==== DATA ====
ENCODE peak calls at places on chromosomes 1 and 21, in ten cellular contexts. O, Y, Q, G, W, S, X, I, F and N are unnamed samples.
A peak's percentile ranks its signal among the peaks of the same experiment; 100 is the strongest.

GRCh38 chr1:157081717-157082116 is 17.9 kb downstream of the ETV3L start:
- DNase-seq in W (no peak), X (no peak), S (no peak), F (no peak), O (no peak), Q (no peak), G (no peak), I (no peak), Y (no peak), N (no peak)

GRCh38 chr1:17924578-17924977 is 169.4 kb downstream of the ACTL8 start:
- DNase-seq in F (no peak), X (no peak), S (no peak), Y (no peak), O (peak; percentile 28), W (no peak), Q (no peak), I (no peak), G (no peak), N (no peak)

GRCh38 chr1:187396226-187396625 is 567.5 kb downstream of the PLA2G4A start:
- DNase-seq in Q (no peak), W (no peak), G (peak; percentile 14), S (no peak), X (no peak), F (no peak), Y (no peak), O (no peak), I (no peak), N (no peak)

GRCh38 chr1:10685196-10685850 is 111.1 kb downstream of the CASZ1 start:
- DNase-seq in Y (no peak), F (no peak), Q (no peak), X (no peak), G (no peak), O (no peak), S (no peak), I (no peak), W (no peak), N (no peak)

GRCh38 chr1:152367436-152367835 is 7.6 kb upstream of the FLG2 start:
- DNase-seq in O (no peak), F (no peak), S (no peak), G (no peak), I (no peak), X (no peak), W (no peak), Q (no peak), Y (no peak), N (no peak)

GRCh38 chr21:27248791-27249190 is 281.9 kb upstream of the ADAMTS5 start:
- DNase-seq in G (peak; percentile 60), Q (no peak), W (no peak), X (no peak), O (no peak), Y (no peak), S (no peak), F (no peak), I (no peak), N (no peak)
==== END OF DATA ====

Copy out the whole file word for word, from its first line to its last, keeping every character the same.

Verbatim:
ENCODE peak calls at places on chromosomes 1 and 21, in ten cellular contexts. O, Y, Q, G, W, S, X, I, F and N are unnamed samples.
A peak's percentile ranks its signal among the peaks of the same experiment; 100 is the strongest.

GRCh38 chr1:157081717-157082116 is 17.9 kb downstream of the ETV3L start:
- DNase-seq in W (no peak), X (no peak), S (no peak), F (no peak), O (no peak), Q (no peak), G (no peak), I (no peak), Y (no peak), N (no peak)

GRCh38 chr1:17924578-17924977 is 169.4 kb downstream of the ACTL8 start:
- DNase-seq in F (no peak), X (no peak), S (no peak), Y (no peak), O (peak; percentile 28), W (no peak), Q (no peak), I (no peak), G (no peak), N (no peak)

GRCh38 chr1:187396226-187396625 is 567.5 kb downstream of the PLA2G4A start:
- DNase-seq in Q (no peak), W (no peak), G (peak; percentile 14), S (no peak), X (no peak), F (no peak), Y (no peak), O (no peak), I (no peak), N (no peak)

GRCh38 chr1:10685196-10685850 is 111.1 kb downstream of the CASZ1 start:
- DNase-seq in Y (no peak), F (no peak), Q (no peak), X (no peak), G (no peak), O (no peak), S (no peak), I (no peak), W (no peak), N (no peak)

GRCh38 chr1:152367436-152367835 is 7.6 kb upstream of the FLG2 start:
- DNase-seq in O (no peak), F (no peak), S (no peak), G (no peak), I (no peak), X (no peak), W (no peak), Q (no peak), Y (no peak), N (no peak)

GRCh38 chr21:27248791-27249190 is 281.9 kb upstream of the ADAMTS5 start:
- DNase-seq in G (peak; percentile 60), Q (no peak), W (no peak), X (no peak), O (no peak), Y (no peak), S (no peak), F (no peak), I (no peak), N (no peak)